If learning were easy, everyone would be smart and successful. Since it’s not easy it takes us a lot of effort, commitment and motivation to nail it.
How does our brain decide what is worth remembering and what is not? Why do we remember some bits of gossip perfectly well while information related to our work might just disappear?
It turns out that time intervals between learning new information are really important. In fact, the longer the time gap is, the better.
One of the simplest ways to foster learning is to space it. Although this fact was first discovered back in the 19th century, it is not yet broadly applied. Let’s take a closer look at what it means and if we can really use it.
Spacing effect boosts memory
Simply put, if you plan to study the same information again try to organize your training sessions with as much time between them as possible.
It really seems counterintuitive and it’s a bit hard to believe it can work. We’re used to think that the lesser time passes between the sessions, the easier it is for us to memorize. Research however, proves quite the opposite. Many tests showed that long-term memory’s capabilities enhance by 300% if the spacing rule is followed. Can we really afford ourselves to waste such an opportunity?
Cramming doesn’t work
What most of us do when it comes to bigger learning (like passing an exam or getting ready for a product presentation) is trying to push as much information in our heads as possible just before the test. Cramming is probably a single learning technique that will never disappear.
One really huge disadvantage of cramming is that when trying to memorize large volumes of information at once, you do nothing but overwhelm your brain and leave it little odds to actually process that data.
It’s hardly surprising then that on the important day you fail to remember necessary things: you have a general idea you’ve read about it but the details aren’t there.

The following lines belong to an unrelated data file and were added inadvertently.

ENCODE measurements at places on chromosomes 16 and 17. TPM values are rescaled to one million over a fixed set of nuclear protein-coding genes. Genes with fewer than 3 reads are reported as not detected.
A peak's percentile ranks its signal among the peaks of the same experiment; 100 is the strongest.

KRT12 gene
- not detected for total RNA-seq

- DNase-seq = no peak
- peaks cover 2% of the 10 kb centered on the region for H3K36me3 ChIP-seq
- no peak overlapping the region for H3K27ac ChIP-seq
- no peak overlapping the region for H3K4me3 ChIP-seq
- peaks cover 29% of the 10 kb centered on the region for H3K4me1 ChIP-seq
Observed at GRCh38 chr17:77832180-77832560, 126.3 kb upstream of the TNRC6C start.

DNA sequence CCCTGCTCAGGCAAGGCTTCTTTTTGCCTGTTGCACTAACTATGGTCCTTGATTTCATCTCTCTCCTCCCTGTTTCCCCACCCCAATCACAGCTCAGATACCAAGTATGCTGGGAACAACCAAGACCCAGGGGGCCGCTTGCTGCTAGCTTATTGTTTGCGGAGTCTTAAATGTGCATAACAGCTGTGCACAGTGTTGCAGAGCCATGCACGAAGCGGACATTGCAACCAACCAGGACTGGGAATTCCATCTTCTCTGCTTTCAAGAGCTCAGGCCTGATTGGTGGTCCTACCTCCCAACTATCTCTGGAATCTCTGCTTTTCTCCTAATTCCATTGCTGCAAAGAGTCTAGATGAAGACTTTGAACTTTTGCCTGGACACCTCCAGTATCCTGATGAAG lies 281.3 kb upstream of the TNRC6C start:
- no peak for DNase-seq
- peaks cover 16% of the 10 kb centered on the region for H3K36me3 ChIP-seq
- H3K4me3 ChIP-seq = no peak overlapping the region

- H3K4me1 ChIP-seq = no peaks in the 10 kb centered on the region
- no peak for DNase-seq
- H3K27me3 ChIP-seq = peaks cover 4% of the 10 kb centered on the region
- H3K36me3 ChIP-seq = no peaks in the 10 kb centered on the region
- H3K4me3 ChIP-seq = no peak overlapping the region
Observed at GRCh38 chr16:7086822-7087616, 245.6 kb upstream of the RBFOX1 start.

Meanwhile, time gaps really help
On the contrary, when information enters our brain gradually it sticks to memory for far longer. Studying for an hour today, then looking to it next weekend, then a week later – this is a perfect pace for our memory. Moreover, studies prove that it wouldn’t take us more energy and effort.
The reasons for such curious patterns are not yet fully discovered but it most likely has something to do with the physiology of cells. Some researchers suggest that forgetting isn’t really that bad: we forget, then go back and re-learn and it somehow stays in memory for longer.
Making time gaps between studying session has another advantage. You can mix things up a bit so your brain doesn’t get tired of large chunks of similar information. You can also approach the same problem from a new perspective. Spaced intervals mean we can find a new solution to the problem, the one which not necessarily repeats the previous solution. It therefore shakes our thinking patterns.
Spacing effect in advertising
The same goes with commercials. It turns out that people are able to remember information about a product if it is repeated at certain time gaps. That’s why one should think twice before investing into frequently repeated, mass advertising since people won’t be able to better remember it all the same.
On the contrary, carefully spaced ads can be much more effective and stay in the consumers’ conscience for longer.
Although the spacing effect seems to be so astonishingly simple, traditional education ignores it for the most part in which case it’s high time to start using it on your own. Just review the data you want to memorize at the right intervals. This way you can learn more and forget less.
Moreover, this won’t be things which you crammed into your short-term memory only to forget it the next day. This would be a fundamental knowledge which you can rely on and which can make you an expert in your field and also help you extend your skills to other areas as well.